How to Have Happy Healthy Feet
This month we are talking about feet.
As you can imagine our podiatrist Louise Rehill from West Berkshire Foot Clinic has quite a lot to say on the matter. She has written a brilliant blog on the top 5 conditions that she sees and how you can prevent them, treat them yourself and when to seek professional help. To read the full blog follow this link. To summarize the important parts essentially we need to remember to look after our feet.
- Avoid wearing ill-fitting footwear. Shoes that are too tight can cause excessive pressure whilst shoes that are too loose can cause excessive sheering and friction. This can cause damage to the foot and lead to corns or ingrowing toenails.
- Wash and dry your feet regularly and try to wear cotton socks rather than no socks or nylon ones. This will help stop your feet from smelling and reduce the chances of fungal infection of your toes.
- Keep the skin hydrated with a urea based emollient such as Gehwol. Dry skin can be more likely to develop into corns and callus. Emollients work best applied twice daily!
- During the warmer weather we are more prone to cracked heels. These can usually be caused by wearing open- backed shoes and the foot rubbing around the edge of the shoe. The fatty pad of your heel also expands sideways in an open-baked shoe which, if the skin is dry, can lead to splitting or cracks within the heels. To prevent this apply a moisturiser such as flexitol twice a day and use a diamond deb foot file once a week when the skin is dry to reduce the amount of hard skin building up. However if the problem persists you may need to visit a podiatrist who can remove the hard skin and any painful splits and prevent them from getting worse.
- Verruca (or verrucae if there are more than one), is the term given to describe a wart on the foot. What can you do about them. The best thing is to leave it alone and to wear flip flops around the house and swimming pool. If painful or persistent seek advice from a HCPC podiatrist.
- If you have diabetes it may affect your feet in a number of ways and in some cases can lead to serious complications. One of the early changes can be loss of sensation in your feet often starting at the toes. This may be gradual and go unnoticed, which is why it is important that you receive an annual foot assessment with a Podiatrist. When the nerves are affected other changes may follow. Your toes may begin to change shape and claw and the bones in your feet can become more susceptible to fractures.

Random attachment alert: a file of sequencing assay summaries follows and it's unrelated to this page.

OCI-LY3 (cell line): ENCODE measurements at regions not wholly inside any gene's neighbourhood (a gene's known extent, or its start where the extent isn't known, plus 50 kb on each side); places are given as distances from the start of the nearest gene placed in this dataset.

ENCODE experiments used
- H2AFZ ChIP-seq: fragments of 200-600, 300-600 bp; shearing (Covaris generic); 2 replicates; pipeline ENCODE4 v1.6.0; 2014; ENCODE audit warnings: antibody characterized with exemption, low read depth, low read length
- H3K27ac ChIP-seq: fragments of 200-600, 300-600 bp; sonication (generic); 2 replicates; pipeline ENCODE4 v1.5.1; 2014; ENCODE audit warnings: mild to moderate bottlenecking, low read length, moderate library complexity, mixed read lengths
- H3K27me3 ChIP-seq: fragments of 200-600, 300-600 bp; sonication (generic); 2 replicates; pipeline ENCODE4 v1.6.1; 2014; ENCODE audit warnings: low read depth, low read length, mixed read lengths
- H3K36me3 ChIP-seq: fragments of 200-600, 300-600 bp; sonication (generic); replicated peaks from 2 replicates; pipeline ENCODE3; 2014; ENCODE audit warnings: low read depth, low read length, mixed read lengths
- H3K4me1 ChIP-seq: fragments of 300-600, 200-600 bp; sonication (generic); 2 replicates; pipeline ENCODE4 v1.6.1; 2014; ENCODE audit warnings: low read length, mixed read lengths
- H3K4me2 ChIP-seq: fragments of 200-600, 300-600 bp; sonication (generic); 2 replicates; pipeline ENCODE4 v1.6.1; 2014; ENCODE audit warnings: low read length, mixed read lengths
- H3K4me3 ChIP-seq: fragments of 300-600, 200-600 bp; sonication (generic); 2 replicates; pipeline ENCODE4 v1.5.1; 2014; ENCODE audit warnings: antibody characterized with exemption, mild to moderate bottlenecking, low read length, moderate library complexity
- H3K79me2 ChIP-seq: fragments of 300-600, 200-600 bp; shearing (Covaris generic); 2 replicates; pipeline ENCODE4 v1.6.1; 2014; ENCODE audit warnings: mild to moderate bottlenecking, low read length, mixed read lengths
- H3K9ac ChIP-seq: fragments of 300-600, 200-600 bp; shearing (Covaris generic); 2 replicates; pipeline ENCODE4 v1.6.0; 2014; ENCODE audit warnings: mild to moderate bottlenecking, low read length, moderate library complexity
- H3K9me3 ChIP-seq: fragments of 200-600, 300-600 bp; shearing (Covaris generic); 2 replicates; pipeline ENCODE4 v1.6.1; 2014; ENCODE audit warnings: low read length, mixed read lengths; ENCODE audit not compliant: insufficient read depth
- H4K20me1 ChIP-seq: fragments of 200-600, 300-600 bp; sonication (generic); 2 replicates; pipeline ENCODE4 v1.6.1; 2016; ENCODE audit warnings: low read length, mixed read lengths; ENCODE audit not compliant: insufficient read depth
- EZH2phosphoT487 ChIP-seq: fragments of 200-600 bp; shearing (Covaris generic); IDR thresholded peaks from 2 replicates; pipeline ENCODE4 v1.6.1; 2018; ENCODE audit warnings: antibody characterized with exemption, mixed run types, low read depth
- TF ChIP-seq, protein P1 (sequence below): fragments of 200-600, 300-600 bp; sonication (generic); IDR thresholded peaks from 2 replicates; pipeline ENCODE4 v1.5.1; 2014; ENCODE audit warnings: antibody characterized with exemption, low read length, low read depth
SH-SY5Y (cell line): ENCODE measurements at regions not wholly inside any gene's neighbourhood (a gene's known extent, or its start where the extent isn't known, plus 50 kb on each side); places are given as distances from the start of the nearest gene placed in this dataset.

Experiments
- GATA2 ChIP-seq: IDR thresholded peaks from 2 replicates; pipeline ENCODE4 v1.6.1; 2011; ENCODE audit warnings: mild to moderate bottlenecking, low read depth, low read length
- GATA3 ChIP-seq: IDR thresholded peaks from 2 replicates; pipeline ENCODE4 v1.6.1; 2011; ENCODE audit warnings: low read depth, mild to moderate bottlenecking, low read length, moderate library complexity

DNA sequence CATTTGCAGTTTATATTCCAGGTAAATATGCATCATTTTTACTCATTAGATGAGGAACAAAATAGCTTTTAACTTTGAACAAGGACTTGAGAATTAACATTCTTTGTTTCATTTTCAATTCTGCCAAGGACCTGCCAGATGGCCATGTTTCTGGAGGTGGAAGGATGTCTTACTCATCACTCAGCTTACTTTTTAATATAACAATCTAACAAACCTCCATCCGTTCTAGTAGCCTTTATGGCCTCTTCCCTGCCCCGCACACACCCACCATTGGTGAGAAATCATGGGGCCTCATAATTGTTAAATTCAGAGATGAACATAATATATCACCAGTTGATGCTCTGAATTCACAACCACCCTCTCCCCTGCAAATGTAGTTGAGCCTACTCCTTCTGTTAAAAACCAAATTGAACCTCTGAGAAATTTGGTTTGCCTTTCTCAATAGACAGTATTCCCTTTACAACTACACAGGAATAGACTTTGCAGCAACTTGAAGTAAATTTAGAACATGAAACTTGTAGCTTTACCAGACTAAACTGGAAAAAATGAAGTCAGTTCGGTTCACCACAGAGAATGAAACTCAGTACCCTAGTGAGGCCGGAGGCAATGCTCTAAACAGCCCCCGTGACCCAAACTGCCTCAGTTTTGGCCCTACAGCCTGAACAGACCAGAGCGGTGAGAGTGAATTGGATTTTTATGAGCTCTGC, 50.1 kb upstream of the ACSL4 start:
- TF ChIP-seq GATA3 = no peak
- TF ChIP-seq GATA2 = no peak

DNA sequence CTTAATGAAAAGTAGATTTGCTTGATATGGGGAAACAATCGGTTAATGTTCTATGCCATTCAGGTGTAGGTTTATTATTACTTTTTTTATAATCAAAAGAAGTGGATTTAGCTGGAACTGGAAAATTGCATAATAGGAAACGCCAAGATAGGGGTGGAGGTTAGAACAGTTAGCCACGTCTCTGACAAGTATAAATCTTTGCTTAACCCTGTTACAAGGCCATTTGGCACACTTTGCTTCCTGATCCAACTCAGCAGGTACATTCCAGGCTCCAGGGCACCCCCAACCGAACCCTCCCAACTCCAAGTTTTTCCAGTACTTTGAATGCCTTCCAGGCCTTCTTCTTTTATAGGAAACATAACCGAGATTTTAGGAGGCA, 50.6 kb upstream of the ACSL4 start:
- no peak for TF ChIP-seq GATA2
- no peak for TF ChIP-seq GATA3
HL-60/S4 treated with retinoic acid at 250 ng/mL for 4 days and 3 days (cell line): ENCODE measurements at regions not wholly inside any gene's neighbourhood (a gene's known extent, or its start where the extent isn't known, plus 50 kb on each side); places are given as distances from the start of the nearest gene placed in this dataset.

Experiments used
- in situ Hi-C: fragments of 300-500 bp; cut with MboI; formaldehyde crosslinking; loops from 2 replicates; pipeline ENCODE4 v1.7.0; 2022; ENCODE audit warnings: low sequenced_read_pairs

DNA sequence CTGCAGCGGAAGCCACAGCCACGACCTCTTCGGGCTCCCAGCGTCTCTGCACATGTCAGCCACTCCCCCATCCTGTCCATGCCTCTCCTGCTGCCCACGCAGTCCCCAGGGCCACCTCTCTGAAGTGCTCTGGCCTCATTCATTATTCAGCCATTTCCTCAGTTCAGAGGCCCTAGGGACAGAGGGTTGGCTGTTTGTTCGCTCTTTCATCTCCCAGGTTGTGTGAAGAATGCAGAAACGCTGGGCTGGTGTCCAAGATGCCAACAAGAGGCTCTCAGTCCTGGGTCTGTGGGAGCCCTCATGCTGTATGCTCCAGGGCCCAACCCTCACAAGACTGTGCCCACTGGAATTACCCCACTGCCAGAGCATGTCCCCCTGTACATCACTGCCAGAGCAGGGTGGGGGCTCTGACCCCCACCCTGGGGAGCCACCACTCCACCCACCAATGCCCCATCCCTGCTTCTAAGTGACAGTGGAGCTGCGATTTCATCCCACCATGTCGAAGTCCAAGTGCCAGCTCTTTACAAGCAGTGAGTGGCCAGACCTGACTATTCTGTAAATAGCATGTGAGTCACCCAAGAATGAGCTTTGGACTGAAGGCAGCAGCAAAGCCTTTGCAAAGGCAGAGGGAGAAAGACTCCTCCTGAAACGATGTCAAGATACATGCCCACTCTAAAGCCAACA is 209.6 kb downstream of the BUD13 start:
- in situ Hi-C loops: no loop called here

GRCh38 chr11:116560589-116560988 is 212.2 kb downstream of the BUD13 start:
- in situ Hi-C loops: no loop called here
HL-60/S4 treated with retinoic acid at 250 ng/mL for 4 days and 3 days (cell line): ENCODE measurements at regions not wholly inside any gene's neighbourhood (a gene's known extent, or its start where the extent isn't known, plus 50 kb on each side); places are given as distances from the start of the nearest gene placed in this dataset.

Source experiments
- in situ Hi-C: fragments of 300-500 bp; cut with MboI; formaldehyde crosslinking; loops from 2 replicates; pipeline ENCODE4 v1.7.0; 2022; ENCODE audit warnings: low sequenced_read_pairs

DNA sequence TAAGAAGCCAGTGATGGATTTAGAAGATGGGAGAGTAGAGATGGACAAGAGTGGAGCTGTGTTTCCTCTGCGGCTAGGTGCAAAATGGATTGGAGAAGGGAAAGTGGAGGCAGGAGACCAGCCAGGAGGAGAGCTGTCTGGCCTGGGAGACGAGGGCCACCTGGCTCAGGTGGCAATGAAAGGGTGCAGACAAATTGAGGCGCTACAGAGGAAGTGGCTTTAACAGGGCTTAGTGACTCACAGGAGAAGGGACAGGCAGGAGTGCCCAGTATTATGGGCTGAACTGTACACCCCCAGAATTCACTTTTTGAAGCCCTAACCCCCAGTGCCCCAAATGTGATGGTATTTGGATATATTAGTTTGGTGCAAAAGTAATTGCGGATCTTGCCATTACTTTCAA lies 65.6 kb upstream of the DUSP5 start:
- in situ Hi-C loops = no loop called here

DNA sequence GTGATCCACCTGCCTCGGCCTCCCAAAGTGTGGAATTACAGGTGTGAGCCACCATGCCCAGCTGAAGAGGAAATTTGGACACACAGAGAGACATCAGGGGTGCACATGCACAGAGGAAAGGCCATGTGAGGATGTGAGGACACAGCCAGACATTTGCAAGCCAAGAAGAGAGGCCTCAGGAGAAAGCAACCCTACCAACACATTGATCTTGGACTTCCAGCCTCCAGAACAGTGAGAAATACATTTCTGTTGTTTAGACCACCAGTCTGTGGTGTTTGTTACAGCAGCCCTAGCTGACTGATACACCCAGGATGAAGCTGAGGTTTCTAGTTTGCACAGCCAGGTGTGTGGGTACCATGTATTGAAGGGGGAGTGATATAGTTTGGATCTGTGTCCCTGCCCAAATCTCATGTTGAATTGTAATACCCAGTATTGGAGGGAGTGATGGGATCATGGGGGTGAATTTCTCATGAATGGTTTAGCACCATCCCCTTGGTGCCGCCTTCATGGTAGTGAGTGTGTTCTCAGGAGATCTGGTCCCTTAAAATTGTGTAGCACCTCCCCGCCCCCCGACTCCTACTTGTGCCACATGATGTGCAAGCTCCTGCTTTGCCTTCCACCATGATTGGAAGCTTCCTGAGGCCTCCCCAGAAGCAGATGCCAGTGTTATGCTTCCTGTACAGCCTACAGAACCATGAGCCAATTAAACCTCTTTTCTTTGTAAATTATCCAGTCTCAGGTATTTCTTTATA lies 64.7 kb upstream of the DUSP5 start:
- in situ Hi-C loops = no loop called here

Here is some simple advice for anyone with diabetes
- Always check your feet everyday looking for any colour changes or damage to the skin. If you see anything unusual contact your podiatrist to get it checked.
- Clean and dress any cuts or scratches as diabetes can affect the way you heal and reduce your natural ability to fight infection.
- Avoid walking barefoot as you may have lost some feeling in your feet and it may be possible to unknowingly damage them.
- Always ensure your shoes fit correctly
- Never sit with your feet too close to a fire
- Always check inside your shoes with your hand before putting them on for any added delights that may have fallen in!
- If you have any bony prominences to your feet – check for rubbing and protect them with a silipos pad if required.
- If you have corns and calluses get these removed by a Podiatrist as it can lead to ulceration if left untreated.
- Do not under any circumstances use corn plasters! They burn holes in the skin and can lead to ulcerations!
To hear more about general foot health and advice you can also listen to our podcast with Louise in which we discuss all things feet.
Apart from general foot health the way in which your feet work during each footstep can have a big impact on the rest of our body. As Ben Fedrick from Ben Fedrick Injury Therapy says
Often flat feet (overpronated) are cited as a bad thing, as are high arches (oversupination), in my experience as long as a foot has mobility then their shape in resting is somewhat irrelevant.
Our feet are our shock absorbers, if rigid, they fail to adapt to uneven surfaces, meaning the ‘shock’ has to be dissipated elsewhere (potentially the knee or hips).
When your foot is in maximum pronation the hip naturally compresses and when the foot is in maximal supination the hip decompresses. However, you cannot achieve one without the other.
Don’t let the foot hold back your hips movement potential, build from the ground up, happy feet, happy hips, happy body
Rosie Piercy, Chiropractor from Total Chiropractic agrees.
I often see patients with foot, ankle, knee, hip or low back pain that is coming at least in some part from how their feet are working.
Faulty foot mechanics can cause the pressure generated during walking and running to go through the wrong part of each joint in your legs. Which can lead to pain, muscle and joint tension and injuries. I often find that alongside chiropractic treatment and rehab for the injured area orthotics can help solve faulty foot mechanic. Orthotics are shoe inserts that can be tailor made to your specific needs to to help improve how your foot functions during each footstep.
Leonie Remington reflexologist from LKR therapies says that your feet tell a lot about the general health and well-being of your body. Abnormalities or pain in specific areas can be an indication in an imbalance in the function of the body’s organs and systems. It is in this way that reflexology can help restore the natural balance of your body and may help in dealing with stress.
It is interesting to see how important our feet are and how important it is to look after them. For more information do get in touch to see how we can help keep your feet healthy and happy.